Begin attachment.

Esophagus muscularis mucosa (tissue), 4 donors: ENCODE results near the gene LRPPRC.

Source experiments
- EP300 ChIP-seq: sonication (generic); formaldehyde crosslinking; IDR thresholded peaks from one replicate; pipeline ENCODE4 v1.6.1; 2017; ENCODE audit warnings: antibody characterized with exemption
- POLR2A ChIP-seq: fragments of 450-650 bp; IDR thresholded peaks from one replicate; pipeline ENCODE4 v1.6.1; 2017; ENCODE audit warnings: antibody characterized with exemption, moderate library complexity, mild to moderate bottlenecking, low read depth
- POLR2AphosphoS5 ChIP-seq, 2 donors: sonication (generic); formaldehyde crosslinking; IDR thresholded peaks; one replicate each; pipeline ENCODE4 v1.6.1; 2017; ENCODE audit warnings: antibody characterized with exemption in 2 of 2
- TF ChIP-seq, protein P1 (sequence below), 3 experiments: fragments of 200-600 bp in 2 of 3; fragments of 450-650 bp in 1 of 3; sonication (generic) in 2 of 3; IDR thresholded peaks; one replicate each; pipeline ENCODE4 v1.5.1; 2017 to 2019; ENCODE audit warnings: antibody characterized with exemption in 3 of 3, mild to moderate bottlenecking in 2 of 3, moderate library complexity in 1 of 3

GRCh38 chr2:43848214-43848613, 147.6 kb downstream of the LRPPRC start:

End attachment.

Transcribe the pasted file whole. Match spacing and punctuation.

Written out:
Esophagus muscularis mucosa (tissue), 4 donors: ENCODE results near the gene LRPPRC.

Source experiments
- EP300 ChIP-seq: sonication (generic); formaldehyde crosslinking; IDR thresholded peaks from one replicate; pipeline ENCODE4 v1.6.1; 2017; ENCODE audit warnings: antibody characterized with exemption
- POLR2A ChIP-seq: fragments of 450-650 bp; IDR thresholded peaks from one replicate; pipeline ENCODE4 v1.6.1; 2017; ENCODE audit warnings: antibody characterized with exemption, moderate library complexity, mild to moderate bottlenecking, low read depth
- POLR2AphosphoS5 ChIP-seq, 2 donors: sonication (generic); formaldehyde crosslinking; IDR thresholded peaks; one replicate each; pipeline ENCODE4 v1.6.1; 2017; ENCODE audit warnings: antibody characterized with exemption in 2 of 2
- TF ChIP-seq, protein P1 (sequence below), 3 experiments: fragments of 200-600 bp in 2 of 3; fragments of 450-650 bp in 1 of 3; sonication (generic) in 2 of 3; IDR thresholded peaks; one replicate each; pipeline ENCODE4 v1.5.1; 2017 to 2019; ENCODE audit warnings: antibody characterized with exemption in 3 of 3, mild to moderate bottlenecking in 2 of 3, moderate library complexity in 1 of 3

GRCh38 chr2:43848214-43848613, 147.6 kb downstream of the LRPPRC start: